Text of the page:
these people are making the best use of their acne
In this week’s episode of i-D’s fashion podcast, Fash-ON Fash-OFF, we’re discussing beauty’s latest trend — pimple positivity.
In a piece on i-D US in 2017, writer Alice Newell-Hanson wrote:
“Pimples are still, for the most part, a reality we try to reckon with in secrecy. We tend to them alone in our bedrooms. We apply creams and cover-up. We erase them with skin-smoothing app filters. And when they break out into public view we're at best annoyed and, at worst, dangerously depressed.
To illustrate the point, here’s a young Claire Danes as Angela Chase in an episode of My So-Called Life titled, " The Zit":
But, as Alice argues, things are changing:
“Thanks largely to a generation of young writers, artists and activists, public conversations about — and perceptions of — our bodies have begun to shift dramatically in recent years. Photographer Petra Collins kickstarted a movement to reframe female body hair as natural and beautiful. Models including Myla Dalbesio, Barbie Ferreira, Iskra Lawrence, and Charli Howard have fought for the representation of different shaped bodies in fashion campaigns and runway shows.” Now it’s time for the humble spot.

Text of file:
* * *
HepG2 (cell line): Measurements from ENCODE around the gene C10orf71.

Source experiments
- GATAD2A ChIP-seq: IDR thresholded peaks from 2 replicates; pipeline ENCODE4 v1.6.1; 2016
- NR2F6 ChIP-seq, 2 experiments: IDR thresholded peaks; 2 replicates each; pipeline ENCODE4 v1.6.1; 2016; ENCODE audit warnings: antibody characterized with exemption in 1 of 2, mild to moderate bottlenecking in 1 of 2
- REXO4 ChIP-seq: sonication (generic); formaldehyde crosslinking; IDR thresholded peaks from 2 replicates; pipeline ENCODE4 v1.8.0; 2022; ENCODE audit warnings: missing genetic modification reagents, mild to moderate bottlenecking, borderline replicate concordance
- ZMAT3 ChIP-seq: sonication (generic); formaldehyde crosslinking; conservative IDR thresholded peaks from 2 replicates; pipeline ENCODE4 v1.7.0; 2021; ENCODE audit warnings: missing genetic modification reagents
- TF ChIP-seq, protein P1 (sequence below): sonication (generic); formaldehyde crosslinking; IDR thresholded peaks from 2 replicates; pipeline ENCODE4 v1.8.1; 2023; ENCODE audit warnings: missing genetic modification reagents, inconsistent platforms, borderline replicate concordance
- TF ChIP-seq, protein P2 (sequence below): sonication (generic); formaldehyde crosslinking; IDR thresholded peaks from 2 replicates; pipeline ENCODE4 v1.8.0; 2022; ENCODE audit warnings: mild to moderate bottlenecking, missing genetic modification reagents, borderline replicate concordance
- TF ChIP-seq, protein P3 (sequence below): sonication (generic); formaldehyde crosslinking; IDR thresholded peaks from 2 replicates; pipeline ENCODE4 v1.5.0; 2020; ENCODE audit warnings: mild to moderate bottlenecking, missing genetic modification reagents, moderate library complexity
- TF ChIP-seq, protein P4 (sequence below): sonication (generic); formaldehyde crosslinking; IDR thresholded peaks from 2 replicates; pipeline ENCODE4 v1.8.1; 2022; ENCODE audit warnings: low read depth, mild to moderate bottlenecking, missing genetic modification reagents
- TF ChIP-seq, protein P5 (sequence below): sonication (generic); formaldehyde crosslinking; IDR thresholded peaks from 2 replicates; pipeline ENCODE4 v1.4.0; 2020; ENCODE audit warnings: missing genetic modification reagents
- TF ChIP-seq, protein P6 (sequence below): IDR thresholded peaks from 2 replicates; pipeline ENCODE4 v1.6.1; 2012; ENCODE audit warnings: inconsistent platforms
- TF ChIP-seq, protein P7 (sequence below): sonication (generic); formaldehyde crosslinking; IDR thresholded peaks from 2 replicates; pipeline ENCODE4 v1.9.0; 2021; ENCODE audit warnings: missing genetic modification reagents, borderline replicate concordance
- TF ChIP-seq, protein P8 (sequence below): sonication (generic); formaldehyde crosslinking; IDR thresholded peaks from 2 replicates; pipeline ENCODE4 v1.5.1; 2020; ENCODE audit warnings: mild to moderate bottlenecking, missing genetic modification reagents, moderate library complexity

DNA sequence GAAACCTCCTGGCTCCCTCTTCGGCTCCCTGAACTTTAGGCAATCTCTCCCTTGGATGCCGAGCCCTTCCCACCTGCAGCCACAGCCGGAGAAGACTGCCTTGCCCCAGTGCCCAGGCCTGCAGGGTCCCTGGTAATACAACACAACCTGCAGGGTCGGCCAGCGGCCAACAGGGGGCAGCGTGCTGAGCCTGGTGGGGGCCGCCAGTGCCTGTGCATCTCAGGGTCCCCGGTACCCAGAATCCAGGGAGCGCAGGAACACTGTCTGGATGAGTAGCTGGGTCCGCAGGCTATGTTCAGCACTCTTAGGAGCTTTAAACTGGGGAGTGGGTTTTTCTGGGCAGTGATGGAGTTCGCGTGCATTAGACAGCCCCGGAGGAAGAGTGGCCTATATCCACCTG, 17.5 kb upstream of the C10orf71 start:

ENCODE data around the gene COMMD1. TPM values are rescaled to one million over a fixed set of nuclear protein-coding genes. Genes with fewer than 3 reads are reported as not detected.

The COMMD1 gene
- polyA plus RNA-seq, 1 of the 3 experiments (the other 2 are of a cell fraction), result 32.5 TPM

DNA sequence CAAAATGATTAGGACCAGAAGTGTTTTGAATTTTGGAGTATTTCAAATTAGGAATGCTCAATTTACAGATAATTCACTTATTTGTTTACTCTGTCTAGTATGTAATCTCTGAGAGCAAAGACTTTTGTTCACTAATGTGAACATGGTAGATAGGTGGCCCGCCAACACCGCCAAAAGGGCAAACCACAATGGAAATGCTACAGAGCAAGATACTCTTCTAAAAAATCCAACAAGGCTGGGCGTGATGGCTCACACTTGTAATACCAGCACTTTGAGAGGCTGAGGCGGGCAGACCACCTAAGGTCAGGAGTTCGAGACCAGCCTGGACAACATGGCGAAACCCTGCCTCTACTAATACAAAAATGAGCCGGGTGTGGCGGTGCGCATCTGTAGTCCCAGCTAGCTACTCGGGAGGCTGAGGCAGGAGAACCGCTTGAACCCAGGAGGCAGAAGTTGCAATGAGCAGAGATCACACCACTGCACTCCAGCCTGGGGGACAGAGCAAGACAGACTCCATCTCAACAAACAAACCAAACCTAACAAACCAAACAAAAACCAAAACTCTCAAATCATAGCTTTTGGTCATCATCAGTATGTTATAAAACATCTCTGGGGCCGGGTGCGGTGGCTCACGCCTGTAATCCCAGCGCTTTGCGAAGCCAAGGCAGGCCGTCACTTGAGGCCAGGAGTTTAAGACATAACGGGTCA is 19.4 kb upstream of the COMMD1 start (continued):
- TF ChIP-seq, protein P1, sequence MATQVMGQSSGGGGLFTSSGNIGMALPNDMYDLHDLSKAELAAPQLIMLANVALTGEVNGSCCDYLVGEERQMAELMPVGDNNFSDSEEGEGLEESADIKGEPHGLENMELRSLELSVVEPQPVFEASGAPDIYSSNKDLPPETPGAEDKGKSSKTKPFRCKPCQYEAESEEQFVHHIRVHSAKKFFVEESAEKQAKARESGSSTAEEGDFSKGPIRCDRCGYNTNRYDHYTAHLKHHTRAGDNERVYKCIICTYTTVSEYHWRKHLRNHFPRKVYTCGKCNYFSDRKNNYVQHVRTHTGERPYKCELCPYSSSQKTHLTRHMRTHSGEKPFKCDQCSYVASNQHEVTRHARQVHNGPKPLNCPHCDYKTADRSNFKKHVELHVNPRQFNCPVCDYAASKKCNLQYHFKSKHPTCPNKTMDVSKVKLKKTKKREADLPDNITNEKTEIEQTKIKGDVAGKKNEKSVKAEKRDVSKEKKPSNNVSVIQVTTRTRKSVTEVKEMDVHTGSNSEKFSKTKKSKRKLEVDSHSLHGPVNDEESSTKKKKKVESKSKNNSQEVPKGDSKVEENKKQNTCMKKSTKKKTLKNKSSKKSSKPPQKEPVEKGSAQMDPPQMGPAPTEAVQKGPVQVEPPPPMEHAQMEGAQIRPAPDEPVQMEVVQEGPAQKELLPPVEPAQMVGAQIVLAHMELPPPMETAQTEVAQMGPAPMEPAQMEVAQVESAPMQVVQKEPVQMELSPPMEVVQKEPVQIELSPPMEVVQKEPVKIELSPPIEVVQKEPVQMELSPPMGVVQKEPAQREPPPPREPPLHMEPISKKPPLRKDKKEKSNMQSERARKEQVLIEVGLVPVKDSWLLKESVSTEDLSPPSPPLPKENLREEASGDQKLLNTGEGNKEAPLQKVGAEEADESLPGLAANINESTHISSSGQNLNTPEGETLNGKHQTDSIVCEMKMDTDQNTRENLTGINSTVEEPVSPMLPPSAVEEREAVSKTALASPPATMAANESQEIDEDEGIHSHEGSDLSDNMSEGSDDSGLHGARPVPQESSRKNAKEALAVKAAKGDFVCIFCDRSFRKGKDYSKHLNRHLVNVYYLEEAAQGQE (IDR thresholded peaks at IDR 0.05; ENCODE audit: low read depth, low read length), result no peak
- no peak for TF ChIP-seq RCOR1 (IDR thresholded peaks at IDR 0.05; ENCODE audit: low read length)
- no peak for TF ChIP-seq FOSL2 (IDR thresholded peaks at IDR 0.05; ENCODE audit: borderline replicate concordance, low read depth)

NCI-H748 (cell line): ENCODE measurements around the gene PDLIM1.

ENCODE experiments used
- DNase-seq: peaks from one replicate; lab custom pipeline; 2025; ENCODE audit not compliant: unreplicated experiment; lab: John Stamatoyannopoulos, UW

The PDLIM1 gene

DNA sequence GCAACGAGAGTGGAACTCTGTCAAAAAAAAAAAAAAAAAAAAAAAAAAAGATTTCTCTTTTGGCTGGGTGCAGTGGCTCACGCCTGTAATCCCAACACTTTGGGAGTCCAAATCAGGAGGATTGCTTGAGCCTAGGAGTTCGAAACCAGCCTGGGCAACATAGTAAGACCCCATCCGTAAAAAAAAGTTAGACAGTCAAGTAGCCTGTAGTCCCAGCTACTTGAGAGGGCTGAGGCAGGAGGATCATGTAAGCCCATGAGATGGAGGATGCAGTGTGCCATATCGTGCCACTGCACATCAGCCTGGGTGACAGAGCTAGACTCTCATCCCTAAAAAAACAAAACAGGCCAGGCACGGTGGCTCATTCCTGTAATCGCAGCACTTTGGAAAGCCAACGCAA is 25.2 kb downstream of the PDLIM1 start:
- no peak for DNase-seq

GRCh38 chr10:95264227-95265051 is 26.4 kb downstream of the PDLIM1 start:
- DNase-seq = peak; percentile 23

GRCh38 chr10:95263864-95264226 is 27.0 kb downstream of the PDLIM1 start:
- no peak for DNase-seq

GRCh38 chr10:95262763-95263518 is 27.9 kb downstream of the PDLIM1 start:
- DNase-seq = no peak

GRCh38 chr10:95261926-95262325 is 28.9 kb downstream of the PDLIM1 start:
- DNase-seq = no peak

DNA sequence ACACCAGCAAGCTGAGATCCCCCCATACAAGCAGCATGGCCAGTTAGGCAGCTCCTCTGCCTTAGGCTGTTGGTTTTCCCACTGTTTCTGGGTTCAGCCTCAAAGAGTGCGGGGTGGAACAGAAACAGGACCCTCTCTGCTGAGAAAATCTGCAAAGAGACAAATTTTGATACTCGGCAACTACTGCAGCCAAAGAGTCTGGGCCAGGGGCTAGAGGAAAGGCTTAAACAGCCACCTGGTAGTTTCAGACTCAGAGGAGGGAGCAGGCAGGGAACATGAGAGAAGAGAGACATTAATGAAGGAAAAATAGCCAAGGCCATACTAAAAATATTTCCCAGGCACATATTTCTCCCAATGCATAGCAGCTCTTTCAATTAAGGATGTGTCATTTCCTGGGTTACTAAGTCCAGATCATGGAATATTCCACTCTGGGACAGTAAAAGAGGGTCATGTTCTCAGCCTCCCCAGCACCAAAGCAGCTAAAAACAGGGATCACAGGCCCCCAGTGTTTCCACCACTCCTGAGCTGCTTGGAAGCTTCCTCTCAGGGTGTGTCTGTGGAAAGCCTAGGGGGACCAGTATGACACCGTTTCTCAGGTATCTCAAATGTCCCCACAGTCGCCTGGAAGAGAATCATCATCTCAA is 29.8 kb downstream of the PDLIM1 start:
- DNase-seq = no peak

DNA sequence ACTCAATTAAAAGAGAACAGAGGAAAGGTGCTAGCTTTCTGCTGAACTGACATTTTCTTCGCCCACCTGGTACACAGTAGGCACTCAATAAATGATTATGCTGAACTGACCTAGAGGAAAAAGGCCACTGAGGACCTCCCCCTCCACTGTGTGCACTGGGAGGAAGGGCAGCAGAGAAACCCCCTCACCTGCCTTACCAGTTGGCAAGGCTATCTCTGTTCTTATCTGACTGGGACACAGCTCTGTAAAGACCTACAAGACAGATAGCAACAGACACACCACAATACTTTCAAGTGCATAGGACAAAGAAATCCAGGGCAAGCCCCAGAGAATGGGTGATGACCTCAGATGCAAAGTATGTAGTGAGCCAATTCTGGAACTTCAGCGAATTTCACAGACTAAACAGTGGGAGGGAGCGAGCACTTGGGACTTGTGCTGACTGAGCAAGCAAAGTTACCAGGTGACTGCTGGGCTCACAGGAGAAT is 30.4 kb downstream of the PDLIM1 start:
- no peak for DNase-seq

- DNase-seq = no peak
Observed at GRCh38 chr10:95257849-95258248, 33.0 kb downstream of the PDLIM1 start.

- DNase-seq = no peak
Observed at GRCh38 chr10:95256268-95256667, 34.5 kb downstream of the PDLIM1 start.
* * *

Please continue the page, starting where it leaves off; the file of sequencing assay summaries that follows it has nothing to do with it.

So, on this week's i-D podcast, we’re talking pimple positivity. We’ll be discussing the Justin Bieber Insta story that highlighted the movement — the one in which he declared “pimples are cool”. We’ll be hearing from Peter DeVito, a 20-year-old photographer who, for the last year or so, has been sharing his unretouched portraits of people with acne. And we’ll be figuring out where this all fits within wider conversations about -- and perceptions of — bodies within the fashion and beauty industries. Today I’m joined by i-D Features Editor Tish Weinstock.
This article originally appeared on i-D UK.
- Justin Bieber
- Cara Delevigne
- My So-Called Life
- Selena Gomez
- Alternative Beauty
- i-d podcast
- peter devito
- pimple positivity